September 21, 2015

The Data Dump: what to do when you’ve received too much data? Part 2

In my last post, I addressed finding a needle in a haystack when an opposing party produces its documents to you as a large, unorganized document dump. The next two posts in this series address what happens when you know that there’s a haystack but you’re not so sure about what the needles might look like. In this post, I will address an instance where you know the basic facts of your case but you have some evidentiary gaps.
September 1, 2015

Data Breach Lawsuit Highlights: Standing & the Fading Impact of Clapper

While news broke on August 18th of Ashley Madison’s stolen data being released via the dark web, Target was penning the final strokes on a $67 million settlement agreement with Visa stemming from its 2013 largely-publicized data breach[1]. This bookend series of events on a single day from two divergent companies highlights the life cycle of a data breach, from discovery, to announcement, to resulting lawsuits. What I find worth watching in this cycle is the recent evolution of consumer plaintiff standing in class action lawsuits, because of the potential costly implications for corporations.
August 21, 2015

Getting to Know Your ESI: Early data mapping efforts pay dividends – Part 2

Many organizations struggle with how to get started with a data map, and how to use one that they have. Some basic steps are outlined below, though your project may not follow these exactly. The scope of your project will depend on how complex your organization’s IT is, your resources, and timing; creating and using a data map pre-litigation is going to be different than when you are responding to discovery. It is important to remember that data maps may be developed incrementally, such as by focusing on certain departments or systems before attempting to data map everything.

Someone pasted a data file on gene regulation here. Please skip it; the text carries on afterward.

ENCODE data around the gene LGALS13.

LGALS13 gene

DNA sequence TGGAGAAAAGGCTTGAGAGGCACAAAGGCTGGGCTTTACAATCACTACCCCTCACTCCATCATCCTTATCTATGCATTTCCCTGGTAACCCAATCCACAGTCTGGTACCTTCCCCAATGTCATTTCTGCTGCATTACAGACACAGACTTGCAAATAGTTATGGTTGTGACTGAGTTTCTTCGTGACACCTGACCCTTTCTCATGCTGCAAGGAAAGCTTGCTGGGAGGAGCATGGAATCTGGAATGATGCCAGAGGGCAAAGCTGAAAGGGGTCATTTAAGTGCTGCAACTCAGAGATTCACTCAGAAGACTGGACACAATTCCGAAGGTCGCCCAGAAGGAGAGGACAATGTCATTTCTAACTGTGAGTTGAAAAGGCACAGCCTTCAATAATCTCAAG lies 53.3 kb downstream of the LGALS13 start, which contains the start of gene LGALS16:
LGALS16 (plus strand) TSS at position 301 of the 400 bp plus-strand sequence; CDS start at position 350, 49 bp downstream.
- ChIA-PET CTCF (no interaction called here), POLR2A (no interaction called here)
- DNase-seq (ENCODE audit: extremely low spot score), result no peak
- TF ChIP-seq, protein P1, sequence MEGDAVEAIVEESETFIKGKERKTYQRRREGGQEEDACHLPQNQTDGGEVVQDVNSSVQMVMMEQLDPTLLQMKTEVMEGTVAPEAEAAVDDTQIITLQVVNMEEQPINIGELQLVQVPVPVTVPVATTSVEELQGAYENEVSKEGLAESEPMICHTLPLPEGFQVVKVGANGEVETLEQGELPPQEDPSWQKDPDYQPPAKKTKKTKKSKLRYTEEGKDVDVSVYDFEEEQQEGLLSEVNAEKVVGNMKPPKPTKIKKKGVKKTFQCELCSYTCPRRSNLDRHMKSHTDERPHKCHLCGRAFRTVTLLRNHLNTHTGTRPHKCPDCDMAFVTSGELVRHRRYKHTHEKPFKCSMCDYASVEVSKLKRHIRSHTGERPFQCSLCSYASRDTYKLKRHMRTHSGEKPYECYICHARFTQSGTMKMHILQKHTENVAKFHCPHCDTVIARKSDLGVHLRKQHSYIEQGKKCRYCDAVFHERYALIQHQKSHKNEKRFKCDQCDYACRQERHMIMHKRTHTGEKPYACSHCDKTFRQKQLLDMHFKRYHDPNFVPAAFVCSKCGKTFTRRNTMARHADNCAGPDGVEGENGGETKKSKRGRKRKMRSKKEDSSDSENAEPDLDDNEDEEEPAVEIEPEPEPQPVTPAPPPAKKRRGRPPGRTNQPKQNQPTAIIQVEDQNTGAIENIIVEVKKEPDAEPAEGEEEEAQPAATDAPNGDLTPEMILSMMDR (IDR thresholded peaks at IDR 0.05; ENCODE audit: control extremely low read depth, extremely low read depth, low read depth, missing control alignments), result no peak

August 4, 2015

To BYOD or not to BYOD? Pros and Cons of a BYOD Program

Does your company have a written policy regarding whether employees may “bring your own device” (BOYD) for work? If not, you need one. At a minimum, your company policy should clearly state whether employee-owned devices may be used in the workplace or to access company data, and if so, in what circumstances. If your company has not already determined what the policy should be, there are risks and benefits of allowing BYOD that you will have to weigh. Two options for employees to use mobile devices for work include “Bring Your Own Device,” in which an employee purchases a device and uses it for work, and “Corporate-Owned, Personally Enabled” devices, or COPE, , involves issuing company-owned devices to employees. Each program has benefits and risks and you will need to determine what program fits best within your corporate culture.
July 14, 2015

The Changing Threat Posed by Recent Cyber Attacks

The last 18 months have been a bonanza for cyber criminals. In January, 2014 Target announced that personal information had been stolen from over 110 million accounts; over 83 million accounts at JP Morgan were hacked in August and in September Home Depot acknowledged that 56 million customer accounts were accessed when its payment system was breached. Other well known companies were victimized as well: Neiman Marcus, Yahoo! Mail and even PF Chang’s China Bistro all reported major breaches involving customer data. Just before the start of the 2014 Thanksgiving holiday, news reports began to emerge about a potentially significant data breach at Sony Pictures.
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